Cincinnati Reds: The Improbable 1990 Wire-to-Wire Run

I was three months old when the Cincinnati Reds beat the Oakland Athletics in Oakland to win the 1990 World Series and complete the wire-to-wire season, so I don’t have any first-hand memories of that team. But from the things my dad has told me, what I’ve read and the highlights I’ve watched, the 1990 team was one of the more exciting teams in Reds history. This weekend that team will be honored at GABP, celebrating the 25-year anniversary of their World Series win.

The team finished 91-71, first in the National League West division. They were the first NL team to go wire-to-wire in the 162 game schedule era. The average age of the roster was 27.5. There were five all-star players. They ranked first in the NL in batting average, third in slugging and fourth in on-base percentage. On the pitching side, they ranked second in the NL in ERA, second in strikeouts, third in innings pitched and first in saves.

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The Reds got off to a scorching start in April and May, including going 9-0 to start the season. But they actually had a losing record in the second half with a record of 41-42. They were so far ahead of the other teams in the division that no one was able to catch them for the remainder of the season.

Chris Sabo, Billy Hatcher, Barry Larkin, Eric Davis, Paul O’Neill, Todd Benzinger, Joe Oliver and Mariano Duncan made up the Opening Day lineup, in that order. However, that lineup varied quite often as manager Lou Piniella moved around players in the lineup frequently, particularly at the top. It made sense because he had multiple guys who could lead off in Larkin, Hatcher and Sabo. Larkin and Hatcher had 30 stolen bases each, followed by Sabo with 25 and Davis with 21. The team’s home run leaders were Sabo and Davis. Sabo had 25 and Davis had 24.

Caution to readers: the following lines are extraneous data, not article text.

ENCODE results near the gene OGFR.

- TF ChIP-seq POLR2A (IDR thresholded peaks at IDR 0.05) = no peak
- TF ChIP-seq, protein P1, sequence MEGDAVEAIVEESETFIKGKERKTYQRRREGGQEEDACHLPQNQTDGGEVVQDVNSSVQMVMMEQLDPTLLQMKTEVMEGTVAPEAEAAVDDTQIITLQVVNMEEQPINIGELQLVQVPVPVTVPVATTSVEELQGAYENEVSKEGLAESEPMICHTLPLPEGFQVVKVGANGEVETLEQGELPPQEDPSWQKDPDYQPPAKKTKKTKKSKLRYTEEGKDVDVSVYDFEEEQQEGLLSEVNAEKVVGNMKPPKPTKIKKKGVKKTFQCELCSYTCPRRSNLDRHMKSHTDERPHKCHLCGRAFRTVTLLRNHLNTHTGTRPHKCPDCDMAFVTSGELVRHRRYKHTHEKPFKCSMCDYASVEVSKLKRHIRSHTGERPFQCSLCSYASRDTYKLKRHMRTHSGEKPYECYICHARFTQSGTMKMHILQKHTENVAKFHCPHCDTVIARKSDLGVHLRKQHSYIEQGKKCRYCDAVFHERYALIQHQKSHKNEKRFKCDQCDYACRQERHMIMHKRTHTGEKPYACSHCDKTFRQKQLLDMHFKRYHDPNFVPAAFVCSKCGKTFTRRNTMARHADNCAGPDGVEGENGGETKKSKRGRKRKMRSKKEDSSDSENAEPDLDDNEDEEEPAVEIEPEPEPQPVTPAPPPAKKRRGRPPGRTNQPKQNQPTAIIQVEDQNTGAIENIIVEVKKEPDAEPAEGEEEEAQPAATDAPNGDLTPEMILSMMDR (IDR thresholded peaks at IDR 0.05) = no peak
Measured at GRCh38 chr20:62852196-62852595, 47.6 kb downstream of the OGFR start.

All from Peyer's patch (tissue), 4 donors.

Even the bench was decent. Benzinger and rookie Hal Morris split time at first base. Although Benzinger had more plate appearances, Morris was the better hitter, with a .340 average. Glenn Braggs, acquired via a midseason trade, immediately started producing at the plate. He hit .299 and had an OBP of .385 in 72 games. Ron Oester, in the final year of his career, also hit .299 in just 64 games.

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Tom Browning, at age 30, led the young pitching staff of Jose Rijo, Jack Armstrong and Danny Jackson. The relievers were Rick Mahler, Tim Layana, and of course, the Nasty Boys: Norm Charlton, Rob Dibble and Randy Myers. Charlton was in the bullpen for the majority of the season and the playoffs, but started 16 games in July, August and September. He pitched 154.1 innings, had a 2.74 ERA and two saves. The other two-thirds of the Nasty Boys were just as good as Charlton. Dibble had 136 strikeouts in just 98 innings. He would convert 11 of 17 saves. Myers was the ninth inning pitcher most of the time, recording 31 saves in 37 attempts.

Nationally, no one gave the Reds a chance in 1990, especially in the playoffs. Going into the World Series against Oakland, this team was considered a Cinderella team, the “ultimate underdog.” But they had the talent at the plate and on the mound. The chemistry between the players was there, and they had a fiery manager who knew how to manage. Once the calendar turned to October, it all came together for the Redlegs. And it always bodes well for a team if they start hitting their stride in the playoffs. For the ’90 Reds, everything fell into place for one perfect season.

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